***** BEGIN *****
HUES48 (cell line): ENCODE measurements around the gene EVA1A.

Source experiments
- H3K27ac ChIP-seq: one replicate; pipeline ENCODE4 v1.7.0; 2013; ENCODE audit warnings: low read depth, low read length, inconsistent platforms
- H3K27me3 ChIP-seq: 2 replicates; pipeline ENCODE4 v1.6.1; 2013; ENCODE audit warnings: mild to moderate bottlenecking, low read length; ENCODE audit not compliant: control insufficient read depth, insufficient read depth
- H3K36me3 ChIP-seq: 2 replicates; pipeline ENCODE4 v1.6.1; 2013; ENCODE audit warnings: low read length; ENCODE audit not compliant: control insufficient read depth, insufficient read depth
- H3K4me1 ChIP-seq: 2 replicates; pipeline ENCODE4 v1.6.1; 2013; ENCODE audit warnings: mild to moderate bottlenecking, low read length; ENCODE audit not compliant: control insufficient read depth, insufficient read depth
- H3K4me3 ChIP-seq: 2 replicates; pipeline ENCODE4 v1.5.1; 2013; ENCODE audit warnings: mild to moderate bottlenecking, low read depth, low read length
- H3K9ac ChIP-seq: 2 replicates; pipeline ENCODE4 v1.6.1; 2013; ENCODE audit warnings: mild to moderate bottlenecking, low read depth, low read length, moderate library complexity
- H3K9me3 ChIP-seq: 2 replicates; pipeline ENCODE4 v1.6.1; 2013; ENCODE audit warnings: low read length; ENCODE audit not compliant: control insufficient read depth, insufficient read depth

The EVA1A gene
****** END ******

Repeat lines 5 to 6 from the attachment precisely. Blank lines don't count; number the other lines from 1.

- H3K36me3 ChIP-seq: 2 replicates; pipeline ENCODE4 v1.6.1; 2013; ENCODE audit warnings: low read length; ENCODE audit not compliant: control insufficient read depth, insufficient read depth
- H3K4me1 ChIP-seq: 2 replicates; pipeline ENCODE4 v1.6.1; 2013; ENCODE audit warnings: mild to moderate bottlenecking, low read length; ENCODE audit not compliant: control insufficient read depth, insufficient read depth